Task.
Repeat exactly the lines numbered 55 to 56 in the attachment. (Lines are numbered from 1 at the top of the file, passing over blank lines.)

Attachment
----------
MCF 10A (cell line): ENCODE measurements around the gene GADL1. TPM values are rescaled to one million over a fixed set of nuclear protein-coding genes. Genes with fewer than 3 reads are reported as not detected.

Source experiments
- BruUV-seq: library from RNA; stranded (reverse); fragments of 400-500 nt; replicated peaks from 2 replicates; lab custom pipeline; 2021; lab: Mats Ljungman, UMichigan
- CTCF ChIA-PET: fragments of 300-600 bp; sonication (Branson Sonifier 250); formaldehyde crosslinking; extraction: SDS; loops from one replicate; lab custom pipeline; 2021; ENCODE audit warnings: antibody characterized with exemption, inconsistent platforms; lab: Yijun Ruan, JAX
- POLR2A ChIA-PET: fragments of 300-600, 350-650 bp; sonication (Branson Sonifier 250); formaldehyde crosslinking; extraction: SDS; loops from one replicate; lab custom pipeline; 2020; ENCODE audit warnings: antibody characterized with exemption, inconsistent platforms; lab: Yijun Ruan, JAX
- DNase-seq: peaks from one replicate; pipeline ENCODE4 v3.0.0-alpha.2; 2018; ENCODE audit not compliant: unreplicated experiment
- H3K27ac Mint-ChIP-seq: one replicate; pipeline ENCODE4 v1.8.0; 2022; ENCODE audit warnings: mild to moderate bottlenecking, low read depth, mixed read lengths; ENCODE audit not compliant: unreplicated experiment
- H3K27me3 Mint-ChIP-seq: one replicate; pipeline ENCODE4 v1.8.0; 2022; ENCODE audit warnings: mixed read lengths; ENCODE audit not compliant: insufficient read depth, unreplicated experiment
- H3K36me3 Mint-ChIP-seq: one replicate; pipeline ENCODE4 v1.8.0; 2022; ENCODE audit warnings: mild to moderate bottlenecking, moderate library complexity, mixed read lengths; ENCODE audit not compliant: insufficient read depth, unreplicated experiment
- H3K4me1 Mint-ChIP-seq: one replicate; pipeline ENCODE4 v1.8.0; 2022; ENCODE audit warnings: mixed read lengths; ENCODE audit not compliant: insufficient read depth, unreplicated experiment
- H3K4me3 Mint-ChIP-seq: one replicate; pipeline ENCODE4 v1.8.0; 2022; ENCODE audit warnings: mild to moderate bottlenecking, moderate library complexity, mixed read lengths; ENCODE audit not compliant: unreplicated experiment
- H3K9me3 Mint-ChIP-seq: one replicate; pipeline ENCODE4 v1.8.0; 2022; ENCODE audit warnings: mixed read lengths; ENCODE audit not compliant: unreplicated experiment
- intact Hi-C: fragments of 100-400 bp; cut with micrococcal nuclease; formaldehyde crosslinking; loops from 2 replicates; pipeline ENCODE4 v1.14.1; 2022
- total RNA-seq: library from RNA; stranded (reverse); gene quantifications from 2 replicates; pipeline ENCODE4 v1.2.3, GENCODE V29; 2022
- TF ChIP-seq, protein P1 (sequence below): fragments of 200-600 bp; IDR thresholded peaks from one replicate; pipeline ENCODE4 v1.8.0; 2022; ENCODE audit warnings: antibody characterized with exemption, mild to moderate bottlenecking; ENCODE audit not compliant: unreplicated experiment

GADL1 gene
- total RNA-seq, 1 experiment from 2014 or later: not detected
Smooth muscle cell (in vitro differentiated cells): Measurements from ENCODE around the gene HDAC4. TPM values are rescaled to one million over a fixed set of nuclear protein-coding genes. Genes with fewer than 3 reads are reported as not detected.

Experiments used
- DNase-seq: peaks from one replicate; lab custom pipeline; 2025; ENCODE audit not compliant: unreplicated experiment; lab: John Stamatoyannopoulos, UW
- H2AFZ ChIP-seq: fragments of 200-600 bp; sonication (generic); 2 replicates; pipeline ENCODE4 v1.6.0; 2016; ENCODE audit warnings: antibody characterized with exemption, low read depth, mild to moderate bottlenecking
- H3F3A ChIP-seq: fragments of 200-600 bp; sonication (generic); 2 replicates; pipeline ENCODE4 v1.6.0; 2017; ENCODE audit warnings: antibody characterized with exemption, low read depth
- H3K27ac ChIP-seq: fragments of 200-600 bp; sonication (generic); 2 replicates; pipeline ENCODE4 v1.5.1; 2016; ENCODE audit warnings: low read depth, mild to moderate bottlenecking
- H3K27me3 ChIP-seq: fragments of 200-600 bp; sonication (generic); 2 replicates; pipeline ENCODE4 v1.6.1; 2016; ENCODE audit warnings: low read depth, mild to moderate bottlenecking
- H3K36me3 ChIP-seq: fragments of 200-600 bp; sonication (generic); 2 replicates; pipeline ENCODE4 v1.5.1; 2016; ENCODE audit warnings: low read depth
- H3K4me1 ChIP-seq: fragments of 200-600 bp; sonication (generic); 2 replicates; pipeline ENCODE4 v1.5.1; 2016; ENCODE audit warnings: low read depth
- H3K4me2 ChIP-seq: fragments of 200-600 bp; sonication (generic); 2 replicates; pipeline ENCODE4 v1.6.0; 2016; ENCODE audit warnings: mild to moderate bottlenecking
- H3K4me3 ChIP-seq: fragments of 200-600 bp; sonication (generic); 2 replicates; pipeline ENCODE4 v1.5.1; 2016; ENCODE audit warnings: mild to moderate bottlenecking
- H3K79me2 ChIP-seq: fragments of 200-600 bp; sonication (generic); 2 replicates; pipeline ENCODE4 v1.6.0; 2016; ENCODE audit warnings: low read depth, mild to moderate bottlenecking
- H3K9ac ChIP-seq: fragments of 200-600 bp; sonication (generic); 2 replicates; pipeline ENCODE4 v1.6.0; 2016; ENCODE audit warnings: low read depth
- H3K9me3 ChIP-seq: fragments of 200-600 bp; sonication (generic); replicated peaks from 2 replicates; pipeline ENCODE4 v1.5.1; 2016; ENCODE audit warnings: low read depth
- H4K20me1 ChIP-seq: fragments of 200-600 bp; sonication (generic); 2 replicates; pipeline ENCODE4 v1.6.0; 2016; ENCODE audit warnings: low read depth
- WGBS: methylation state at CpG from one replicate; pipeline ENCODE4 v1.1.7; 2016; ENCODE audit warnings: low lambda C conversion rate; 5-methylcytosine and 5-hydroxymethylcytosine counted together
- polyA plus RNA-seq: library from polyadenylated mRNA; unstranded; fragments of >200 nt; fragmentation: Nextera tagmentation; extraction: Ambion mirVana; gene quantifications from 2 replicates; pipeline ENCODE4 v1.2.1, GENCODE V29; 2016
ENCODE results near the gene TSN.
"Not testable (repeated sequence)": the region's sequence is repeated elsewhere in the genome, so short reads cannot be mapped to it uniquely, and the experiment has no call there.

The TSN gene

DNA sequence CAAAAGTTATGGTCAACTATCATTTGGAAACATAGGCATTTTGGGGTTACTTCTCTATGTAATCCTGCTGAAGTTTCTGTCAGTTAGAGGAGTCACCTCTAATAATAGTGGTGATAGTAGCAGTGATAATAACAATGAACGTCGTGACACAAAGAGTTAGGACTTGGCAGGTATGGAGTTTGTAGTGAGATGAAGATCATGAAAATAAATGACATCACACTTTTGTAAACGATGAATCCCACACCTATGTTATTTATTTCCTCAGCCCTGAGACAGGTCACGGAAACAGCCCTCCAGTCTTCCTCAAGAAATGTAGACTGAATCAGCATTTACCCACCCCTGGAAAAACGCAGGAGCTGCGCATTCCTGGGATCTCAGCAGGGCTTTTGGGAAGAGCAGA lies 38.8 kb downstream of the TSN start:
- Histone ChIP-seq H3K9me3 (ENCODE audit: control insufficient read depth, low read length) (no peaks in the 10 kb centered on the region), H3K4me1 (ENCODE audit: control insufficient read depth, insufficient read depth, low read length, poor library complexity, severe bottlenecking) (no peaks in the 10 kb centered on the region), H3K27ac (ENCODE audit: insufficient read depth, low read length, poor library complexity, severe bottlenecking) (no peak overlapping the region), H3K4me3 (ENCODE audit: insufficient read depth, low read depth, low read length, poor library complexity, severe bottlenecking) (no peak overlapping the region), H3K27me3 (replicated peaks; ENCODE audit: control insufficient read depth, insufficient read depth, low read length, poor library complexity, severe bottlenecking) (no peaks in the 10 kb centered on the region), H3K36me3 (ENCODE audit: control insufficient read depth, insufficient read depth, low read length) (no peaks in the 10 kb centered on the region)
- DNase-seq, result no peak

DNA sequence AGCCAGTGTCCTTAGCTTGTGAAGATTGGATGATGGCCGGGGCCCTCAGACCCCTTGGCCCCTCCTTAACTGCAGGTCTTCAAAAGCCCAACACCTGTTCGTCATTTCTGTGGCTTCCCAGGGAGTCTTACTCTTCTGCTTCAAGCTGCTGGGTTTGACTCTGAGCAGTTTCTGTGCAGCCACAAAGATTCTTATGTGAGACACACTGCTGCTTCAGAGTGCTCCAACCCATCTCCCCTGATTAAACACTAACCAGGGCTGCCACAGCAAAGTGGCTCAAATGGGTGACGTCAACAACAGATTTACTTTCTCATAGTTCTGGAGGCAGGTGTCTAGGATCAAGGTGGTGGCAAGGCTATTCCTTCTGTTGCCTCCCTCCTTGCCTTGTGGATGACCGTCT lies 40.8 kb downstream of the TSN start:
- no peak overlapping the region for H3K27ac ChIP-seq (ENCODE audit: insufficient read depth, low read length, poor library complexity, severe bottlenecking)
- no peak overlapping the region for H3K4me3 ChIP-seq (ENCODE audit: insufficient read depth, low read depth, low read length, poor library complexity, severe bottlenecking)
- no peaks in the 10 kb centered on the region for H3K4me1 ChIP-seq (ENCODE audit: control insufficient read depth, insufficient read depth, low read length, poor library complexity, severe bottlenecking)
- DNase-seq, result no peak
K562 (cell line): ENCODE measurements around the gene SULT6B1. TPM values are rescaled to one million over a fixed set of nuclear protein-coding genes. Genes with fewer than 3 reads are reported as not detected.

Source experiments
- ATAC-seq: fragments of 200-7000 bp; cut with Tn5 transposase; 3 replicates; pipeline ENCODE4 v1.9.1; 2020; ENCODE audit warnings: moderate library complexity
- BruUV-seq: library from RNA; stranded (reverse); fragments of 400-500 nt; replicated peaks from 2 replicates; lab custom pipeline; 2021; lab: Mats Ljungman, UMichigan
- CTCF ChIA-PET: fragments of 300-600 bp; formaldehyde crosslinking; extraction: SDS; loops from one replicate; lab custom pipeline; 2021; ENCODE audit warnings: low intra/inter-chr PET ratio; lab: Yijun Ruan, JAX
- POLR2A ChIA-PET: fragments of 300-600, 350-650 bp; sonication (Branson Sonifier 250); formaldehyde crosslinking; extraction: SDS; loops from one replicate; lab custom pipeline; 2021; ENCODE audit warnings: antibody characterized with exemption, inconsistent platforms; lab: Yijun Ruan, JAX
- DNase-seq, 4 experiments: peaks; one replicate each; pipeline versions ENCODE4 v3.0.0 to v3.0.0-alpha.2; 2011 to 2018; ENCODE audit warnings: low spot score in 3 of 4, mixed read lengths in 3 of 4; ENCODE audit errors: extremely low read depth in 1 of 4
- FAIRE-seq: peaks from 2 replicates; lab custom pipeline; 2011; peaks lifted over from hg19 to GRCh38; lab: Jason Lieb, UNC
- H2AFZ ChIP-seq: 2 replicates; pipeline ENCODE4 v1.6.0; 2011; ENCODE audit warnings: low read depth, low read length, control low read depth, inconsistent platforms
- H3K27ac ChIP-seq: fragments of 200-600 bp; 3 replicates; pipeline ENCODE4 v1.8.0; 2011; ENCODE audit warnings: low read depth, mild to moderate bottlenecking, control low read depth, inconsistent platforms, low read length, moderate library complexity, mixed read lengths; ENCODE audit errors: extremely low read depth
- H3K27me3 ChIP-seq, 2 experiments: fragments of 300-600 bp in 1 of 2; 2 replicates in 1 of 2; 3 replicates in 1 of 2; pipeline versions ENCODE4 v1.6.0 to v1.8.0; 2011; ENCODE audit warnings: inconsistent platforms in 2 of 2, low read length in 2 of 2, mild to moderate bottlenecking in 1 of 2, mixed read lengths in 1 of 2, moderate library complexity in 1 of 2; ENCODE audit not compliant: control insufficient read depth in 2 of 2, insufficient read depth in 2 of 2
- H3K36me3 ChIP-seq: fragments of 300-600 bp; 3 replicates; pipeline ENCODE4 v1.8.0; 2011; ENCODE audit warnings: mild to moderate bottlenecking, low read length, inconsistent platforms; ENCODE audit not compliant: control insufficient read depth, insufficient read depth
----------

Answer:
- H3K27ac ChIP-seq: fragments of 200-600 bp; 3 replicates; pipeline ENCODE4 v1.8.0; 2011; ENCODE audit warnings: low read depth, mild to moderate bottlenecking, control low read depth, inconsistent platforms, low read length, moderate library complexity, mixed read lengths; ENCODE audit errors: extremely low read depth
- H3K27me3 ChIP-seq, 2 experiments: fragments of 300-600 bp in 1 of 2; 2 replicates in 1 of 2; 3 replicates in 1 of 2; pipeline versions ENCODE4 v1.6.0 to v1.8.0; 2011; ENCODE audit warnings: inconsistent platforms in 2 of 2, low read length in 2 of 2, mild to moderate bottlenecking in 1 of 2, mixed read lengths in 1 of 2, moderate library complexity in 1 of 2; ENCODE audit not compliant: control insufficient read depth in 2 of 2, insufficient read depth in 2 of 2